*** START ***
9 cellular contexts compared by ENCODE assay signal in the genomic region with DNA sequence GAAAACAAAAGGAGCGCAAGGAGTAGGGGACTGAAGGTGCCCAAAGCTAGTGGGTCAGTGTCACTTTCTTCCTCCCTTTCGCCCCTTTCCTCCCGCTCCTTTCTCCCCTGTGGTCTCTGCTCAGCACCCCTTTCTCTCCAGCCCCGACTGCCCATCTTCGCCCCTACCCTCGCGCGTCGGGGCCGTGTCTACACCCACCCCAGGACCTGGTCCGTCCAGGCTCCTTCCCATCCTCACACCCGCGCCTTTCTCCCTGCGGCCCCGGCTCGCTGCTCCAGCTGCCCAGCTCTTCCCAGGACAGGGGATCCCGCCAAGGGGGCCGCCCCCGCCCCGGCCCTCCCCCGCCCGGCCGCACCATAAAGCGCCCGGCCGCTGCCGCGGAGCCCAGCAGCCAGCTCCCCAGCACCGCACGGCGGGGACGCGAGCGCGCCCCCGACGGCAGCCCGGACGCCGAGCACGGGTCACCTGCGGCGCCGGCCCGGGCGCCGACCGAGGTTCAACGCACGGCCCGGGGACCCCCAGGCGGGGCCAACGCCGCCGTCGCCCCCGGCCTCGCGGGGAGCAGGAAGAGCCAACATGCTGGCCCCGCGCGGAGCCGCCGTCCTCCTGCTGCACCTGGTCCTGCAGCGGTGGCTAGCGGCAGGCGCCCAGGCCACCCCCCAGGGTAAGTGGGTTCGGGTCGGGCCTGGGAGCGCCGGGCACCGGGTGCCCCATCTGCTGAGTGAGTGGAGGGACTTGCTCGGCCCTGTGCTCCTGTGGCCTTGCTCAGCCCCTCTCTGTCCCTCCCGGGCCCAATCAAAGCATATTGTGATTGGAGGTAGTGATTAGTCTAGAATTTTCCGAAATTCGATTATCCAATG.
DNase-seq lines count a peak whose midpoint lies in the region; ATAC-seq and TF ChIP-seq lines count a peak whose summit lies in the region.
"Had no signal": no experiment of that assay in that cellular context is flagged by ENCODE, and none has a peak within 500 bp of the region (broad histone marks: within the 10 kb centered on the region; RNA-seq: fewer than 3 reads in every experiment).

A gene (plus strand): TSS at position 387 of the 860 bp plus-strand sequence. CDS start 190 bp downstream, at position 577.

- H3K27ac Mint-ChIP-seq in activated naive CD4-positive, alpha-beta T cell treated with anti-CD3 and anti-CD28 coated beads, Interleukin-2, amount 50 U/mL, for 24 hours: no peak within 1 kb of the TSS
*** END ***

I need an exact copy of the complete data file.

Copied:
9 cellular contexts compared by ENCODE assay signal in the genomic region with DNA sequence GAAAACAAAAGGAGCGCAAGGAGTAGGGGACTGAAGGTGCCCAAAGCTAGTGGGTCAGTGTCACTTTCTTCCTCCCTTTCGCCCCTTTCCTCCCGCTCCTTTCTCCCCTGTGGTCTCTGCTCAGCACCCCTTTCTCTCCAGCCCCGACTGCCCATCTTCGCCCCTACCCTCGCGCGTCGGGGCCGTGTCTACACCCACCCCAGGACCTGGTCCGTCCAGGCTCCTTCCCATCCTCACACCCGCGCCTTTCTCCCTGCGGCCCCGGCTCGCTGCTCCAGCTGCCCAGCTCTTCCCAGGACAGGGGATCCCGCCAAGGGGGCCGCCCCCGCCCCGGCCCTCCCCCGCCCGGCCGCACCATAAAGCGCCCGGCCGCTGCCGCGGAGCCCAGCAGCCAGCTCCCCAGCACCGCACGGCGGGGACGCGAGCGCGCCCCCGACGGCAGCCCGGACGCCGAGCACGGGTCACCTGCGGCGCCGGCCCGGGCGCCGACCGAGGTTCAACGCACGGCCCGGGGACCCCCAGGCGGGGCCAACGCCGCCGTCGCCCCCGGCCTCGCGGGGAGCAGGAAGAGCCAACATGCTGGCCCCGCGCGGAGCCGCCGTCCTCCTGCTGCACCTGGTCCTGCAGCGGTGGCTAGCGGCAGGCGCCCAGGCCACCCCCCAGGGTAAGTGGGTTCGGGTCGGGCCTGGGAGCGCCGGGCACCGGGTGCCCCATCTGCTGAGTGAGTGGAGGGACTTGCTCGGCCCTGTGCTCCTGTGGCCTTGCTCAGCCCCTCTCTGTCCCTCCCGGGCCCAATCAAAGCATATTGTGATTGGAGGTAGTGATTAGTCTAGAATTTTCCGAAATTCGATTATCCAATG.
DNase-seq lines count a peak whose midpoint lies in the region; ATAC-seq and TF ChIP-seq lines count a peak whose summit lies in the region.
"Had no signal": no experiment of that assay in that cellular context is flagged by ENCODE, and none has a peak within 500 bp of the region (broad histone marks: within the 10 kb centered on the region; RNA-seq: fewer than 3 reads in every experiment).

A gene (plus strand): TSS at position 387 of the 860 bp plus-strand sequence. CDS start 190 bp downstream, at position 577.

- H3K27ac Mint-ChIP-seq in activated naive CD4-positive, alpha-beta T cell treated with anti-CD3 and anti-CD28 coated beads, Interleukin-2, amount 50 U/mL, for 24 hours: no peak within 1 kb of the TSS